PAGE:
Note

Childcare expenses that allow you to provide pro bono services are not tax-deductible, even if you wouldn't have been able to volunteer without childcare.

Now let's say that you had to travel to the charity to meet with them. Travel-related expenses are typically considered tax-deductible because they're tied directly to the donation of your professional services. It's not likely that this will give you a significant break on your taxes, though. The IRS standard mileage rate for driving for charitable purposes was just $0.14 a mile for the tax year 2021.

Expenses That Might Be Deductible

All pro bono deductions must meet two IRS qualifying rules:

  • They must be incurred as a requirement to perform the service for the organization.
  • They must primarily benefit the charity and not the taxpayer.

An example would be the cost of supplies that are necessary to provide or perform the service that directly benefited the charity.

The burden is on you as the donor to prove that you made a donation if you're going to take a charitable deduction. Save all the receipts from your expenses. You should also be sure to get a receipt from the charity recording your donation.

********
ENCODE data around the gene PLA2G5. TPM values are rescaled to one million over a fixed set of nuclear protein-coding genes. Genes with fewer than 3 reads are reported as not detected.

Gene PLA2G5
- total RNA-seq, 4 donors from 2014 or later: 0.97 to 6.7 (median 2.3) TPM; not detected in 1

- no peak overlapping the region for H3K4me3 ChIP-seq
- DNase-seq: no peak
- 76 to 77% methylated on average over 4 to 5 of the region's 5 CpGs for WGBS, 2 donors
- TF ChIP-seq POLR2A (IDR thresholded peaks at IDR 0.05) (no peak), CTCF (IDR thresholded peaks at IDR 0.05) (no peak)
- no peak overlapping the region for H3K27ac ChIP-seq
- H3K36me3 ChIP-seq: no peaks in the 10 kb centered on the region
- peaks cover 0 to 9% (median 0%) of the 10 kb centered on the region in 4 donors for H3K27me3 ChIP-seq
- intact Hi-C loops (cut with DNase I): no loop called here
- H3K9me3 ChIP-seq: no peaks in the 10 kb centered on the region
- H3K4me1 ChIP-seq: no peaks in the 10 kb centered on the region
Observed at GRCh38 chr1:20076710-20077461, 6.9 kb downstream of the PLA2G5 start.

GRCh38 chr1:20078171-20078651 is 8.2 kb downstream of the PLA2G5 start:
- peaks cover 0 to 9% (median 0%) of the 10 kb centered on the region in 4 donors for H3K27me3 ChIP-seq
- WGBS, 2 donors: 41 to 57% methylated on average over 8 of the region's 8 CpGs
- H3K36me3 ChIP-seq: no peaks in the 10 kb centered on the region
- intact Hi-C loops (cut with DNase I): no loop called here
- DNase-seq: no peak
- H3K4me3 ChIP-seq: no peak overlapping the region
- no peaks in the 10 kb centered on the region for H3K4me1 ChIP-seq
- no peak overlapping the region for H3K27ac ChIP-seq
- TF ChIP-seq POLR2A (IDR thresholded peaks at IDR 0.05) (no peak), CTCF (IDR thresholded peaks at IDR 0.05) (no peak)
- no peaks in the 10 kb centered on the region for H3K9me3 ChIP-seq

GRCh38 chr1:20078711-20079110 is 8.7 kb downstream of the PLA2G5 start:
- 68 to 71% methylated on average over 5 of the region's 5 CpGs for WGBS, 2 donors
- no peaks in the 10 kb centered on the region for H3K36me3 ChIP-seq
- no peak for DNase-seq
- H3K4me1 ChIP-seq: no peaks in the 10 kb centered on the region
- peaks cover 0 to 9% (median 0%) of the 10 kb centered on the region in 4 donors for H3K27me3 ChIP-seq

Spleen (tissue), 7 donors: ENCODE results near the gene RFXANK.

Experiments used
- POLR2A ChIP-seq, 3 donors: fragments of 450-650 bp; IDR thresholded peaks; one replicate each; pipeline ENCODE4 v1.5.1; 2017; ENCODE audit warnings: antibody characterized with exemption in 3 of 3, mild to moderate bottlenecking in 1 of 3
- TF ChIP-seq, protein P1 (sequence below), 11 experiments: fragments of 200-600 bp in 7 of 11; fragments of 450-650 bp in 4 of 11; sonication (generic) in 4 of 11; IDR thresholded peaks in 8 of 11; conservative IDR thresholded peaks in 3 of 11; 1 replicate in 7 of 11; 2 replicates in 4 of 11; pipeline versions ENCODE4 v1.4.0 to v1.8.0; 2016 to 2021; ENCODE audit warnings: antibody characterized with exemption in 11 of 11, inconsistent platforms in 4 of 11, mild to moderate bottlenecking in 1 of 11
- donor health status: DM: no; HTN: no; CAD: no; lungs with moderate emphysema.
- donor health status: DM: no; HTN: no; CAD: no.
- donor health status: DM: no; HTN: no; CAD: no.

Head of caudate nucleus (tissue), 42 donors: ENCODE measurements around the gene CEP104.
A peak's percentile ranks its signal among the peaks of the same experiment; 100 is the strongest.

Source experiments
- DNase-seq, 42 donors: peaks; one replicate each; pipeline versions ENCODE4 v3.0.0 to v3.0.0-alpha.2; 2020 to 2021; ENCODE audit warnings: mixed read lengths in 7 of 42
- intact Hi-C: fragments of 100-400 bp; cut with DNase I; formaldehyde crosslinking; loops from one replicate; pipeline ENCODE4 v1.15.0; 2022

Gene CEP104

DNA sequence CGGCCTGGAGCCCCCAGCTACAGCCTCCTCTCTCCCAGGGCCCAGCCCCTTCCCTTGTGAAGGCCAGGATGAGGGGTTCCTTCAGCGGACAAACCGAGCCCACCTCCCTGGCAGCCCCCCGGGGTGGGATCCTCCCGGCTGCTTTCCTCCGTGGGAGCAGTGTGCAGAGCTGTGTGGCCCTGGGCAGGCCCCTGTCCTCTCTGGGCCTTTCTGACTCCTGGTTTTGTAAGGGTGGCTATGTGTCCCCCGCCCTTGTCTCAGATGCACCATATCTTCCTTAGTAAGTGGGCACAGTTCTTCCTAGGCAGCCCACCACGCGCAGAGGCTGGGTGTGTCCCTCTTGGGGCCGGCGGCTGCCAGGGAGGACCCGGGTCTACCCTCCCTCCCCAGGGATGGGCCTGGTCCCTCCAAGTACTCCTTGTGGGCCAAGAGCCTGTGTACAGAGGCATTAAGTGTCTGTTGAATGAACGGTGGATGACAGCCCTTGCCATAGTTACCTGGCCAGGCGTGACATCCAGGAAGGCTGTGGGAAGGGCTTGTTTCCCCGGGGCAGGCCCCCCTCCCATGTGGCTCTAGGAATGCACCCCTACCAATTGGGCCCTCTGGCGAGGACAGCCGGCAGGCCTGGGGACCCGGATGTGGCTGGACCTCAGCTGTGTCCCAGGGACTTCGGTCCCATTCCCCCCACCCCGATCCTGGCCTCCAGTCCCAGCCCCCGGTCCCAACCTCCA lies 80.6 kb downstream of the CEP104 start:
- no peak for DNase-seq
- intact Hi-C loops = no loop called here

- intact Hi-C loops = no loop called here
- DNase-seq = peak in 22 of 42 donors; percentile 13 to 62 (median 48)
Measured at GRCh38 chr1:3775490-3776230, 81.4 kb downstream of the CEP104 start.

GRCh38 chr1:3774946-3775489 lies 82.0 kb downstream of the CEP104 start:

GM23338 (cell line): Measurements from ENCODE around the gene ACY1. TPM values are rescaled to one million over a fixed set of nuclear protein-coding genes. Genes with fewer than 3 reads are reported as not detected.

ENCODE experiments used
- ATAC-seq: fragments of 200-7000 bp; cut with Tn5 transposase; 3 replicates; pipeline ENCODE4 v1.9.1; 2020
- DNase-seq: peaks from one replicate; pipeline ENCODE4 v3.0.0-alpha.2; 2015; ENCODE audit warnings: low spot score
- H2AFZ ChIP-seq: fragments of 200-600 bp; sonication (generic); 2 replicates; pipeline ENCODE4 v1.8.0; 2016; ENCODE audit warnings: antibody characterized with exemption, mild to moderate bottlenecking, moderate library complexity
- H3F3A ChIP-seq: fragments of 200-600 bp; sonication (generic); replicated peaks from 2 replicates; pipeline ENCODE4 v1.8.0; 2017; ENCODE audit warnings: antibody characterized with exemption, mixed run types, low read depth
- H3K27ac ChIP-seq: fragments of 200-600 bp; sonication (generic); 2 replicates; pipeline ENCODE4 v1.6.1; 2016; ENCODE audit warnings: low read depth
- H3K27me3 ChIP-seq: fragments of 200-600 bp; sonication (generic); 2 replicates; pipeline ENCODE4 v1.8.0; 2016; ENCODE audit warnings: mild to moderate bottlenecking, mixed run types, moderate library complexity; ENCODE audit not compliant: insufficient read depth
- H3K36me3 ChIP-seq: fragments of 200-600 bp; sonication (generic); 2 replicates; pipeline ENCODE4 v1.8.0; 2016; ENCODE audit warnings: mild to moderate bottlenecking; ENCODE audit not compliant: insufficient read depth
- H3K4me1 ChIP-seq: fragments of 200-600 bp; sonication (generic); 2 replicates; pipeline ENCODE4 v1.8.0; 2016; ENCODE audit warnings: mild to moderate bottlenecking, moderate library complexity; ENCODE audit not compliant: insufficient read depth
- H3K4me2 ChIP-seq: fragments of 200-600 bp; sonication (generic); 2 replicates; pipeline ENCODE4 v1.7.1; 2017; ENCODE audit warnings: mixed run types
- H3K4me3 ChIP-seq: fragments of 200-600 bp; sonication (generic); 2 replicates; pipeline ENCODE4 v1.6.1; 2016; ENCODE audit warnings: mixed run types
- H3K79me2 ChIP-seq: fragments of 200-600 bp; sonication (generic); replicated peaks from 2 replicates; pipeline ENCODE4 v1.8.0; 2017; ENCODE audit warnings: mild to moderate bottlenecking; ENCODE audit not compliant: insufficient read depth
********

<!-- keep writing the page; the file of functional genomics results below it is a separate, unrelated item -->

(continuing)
Note

The IRS can deny the deduction if you can't substantiate all expenses.

Expenses You Can't Deduct

You typically can't deduct the cost of equipment purchases that you'd keep. For example, you couldn't claim a deduction for the purchase of a computer to set up a donor-management system unless you also gave the computer to the charity.

Likewise, you couldn't deduct the cost of a postage machine to do a mass mailing more efficiently. But you could deduct the cost of postage.

IRS Red Flags

The IRS will typically deny deductions when the individual or business substantially benefits more than a charity.

Never try to deduct the cash value of your services for professional or service fees without talking to an accountant. You won't be able to take any deduction for such fees in most cases.

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Sources
The Balance uses only high-quality sources, including peer-reviewed studies, to support the facts within our articles. Read our editorial process to learn more about how we fact-check and keep our content accurate, reliable, and trustworthy.
  1. Internal Revenue Service. "Publication 526 Charitable Contributions," Page 6.

  2. IRS. "Topic No. 506 Charitable Contributions."

  3. Internal Revenue Service. "Be Tax Ready - Understanding Tax Reform Changes Affecting Individuals and Families."

  4. Internal Revenue Service. "Charitable Contribution Deductions."

  5. Internal Revenue Service. "Charitable Contributions."

  6. Internal Revenue Service. "Publication 526 Charitable Contributions," Page 5.

  7. IRS. "Standard Mileage Rates."

  8. Internal Revenue Service. "Publication 526 Charitable Contributions," Pages 4-5.